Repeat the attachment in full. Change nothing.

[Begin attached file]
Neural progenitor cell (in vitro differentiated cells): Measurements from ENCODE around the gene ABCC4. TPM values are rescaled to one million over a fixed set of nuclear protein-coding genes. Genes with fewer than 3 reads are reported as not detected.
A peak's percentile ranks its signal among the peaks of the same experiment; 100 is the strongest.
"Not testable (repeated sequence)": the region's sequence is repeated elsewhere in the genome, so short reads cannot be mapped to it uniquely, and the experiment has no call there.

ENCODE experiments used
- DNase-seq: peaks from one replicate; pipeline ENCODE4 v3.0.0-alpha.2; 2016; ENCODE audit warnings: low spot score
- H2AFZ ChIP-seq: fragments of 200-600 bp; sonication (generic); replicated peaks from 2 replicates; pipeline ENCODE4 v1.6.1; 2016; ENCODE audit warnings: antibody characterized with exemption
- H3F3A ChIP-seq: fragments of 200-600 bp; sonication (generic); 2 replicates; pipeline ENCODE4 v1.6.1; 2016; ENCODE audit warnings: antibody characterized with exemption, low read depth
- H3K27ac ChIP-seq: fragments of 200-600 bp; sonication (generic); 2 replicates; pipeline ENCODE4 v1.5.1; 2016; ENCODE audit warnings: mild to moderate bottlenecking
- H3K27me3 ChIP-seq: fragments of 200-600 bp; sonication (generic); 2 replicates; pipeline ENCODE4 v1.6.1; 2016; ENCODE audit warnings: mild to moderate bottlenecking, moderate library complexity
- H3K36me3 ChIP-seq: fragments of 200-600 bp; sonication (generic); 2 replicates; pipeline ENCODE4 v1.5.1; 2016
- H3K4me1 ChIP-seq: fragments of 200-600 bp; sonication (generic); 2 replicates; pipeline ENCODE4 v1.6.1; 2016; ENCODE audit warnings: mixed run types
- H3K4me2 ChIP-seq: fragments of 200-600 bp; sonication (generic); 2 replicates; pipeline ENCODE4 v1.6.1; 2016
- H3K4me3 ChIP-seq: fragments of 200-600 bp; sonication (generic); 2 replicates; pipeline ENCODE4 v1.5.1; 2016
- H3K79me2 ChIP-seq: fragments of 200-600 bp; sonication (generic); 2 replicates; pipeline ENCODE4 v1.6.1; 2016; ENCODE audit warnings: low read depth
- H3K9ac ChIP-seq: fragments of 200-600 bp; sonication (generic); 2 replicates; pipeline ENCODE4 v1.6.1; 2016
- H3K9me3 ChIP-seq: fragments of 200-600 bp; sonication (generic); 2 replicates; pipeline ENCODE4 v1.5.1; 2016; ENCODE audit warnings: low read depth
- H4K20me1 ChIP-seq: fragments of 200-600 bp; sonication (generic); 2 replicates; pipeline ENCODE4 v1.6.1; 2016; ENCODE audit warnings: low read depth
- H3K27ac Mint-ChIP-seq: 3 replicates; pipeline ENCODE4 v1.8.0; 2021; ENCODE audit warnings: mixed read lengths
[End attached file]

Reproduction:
Neural progenitor cell (in vitro differentiated cells): Measurements from ENCODE around the gene ABCC4. TPM values are rescaled to one million over a fixed set of nuclear protein-coding genes. Genes with fewer than 3 reads are reported as not detected.
A peak's percentile ranks its signal among the peaks of the same experiment; 100 is the strongest.
"Not testable (repeated sequence)": the region's sequence is repeated elsewhere in the genome, so short reads cannot be mapped to it uniquely, and the experiment has no call there.

ENCODE experiments used
- DNase-seq: peaks from one replicate; pipeline ENCODE4 v3.0.0-alpha.2; 2016; ENCODE audit warnings: low spot score
- H2AFZ ChIP-seq: fragments of 200-600 bp; sonication (generic); replicated peaks from 2 replicates; pipeline ENCODE4 v1.6.1; 2016; ENCODE audit warnings: antibody characterized with exemption
- H3F3A ChIP-seq: fragments of 200-600 bp; sonication (generic); 2 replicates; pipeline ENCODE4 v1.6.1; 2016; ENCODE audit warnings: antibody characterized with exemption, low read depth
- H3K27ac ChIP-seq: fragments of 200-600 bp; sonication (generic); 2 replicates; pipeline ENCODE4 v1.5.1; 2016; ENCODE audit warnings: mild to moderate bottlenecking
- H3K27me3 ChIP-seq: fragments of 200-600 bp; sonication (generic); 2 replicates; pipeline ENCODE4 v1.6.1; 2016; ENCODE audit warnings: mild to moderate bottlenecking, moderate library complexity
- H3K36me3 ChIP-seq: fragments of 200-600 bp; sonication (generic); 2 replicates; pipeline ENCODE4 v1.5.1; 2016
- H3K4me1 ChIP-seq: fragments of 200-600 bp; sonication (generic); 2 replicates; pipeline ENCODE4 v1.6.1; 2016; ENCODE audit warnings: mixed run types
- H3K4me2 ChIP-seq: fragments of 200-600 bp; sonication (generic); 2 replicates; pipeline ENCODE4 v1.6.1; 2016
- H3K4me3 ChIP-seq: fragments of 200-600 bp; sonication (generic); 2 replicates; pipeline ENCODE4 v1.5.1; 2016
- H3K79me2 ChIP-seq: fragments of 200-600 bp; sonication (generic); 2 replicates; pipeline ENCODE4 v1.6.1; 2016; ENCODE audit warnings: low read depth
- H3K9ac ChIP-seq: fragments of 200-600 bp; sonication (generic); 2 replicates; pipeline ENCODE4 v1.6.1; 2016
- H3K9me3 ChIP-seq: fragments of 200-600 bp; sonication (generic); 2 replicates; pipeline ENCODE4 v1.5.1; 2016; ENCODE audit warnings: low read depth
- H4K20me1 ChIP-seq: fragments of 200-600 bp; sonication (generic); 2 replicates; pipeline ENCODE4 v1.6.1; 2016; ENCODE audit warnings: low read depth
- H3K27ac Mint-ChIP-seq: 3 replicates; pipeline ENCODE4 v1.8.0; 2021; ENCODE audit warnings: mixed read lengths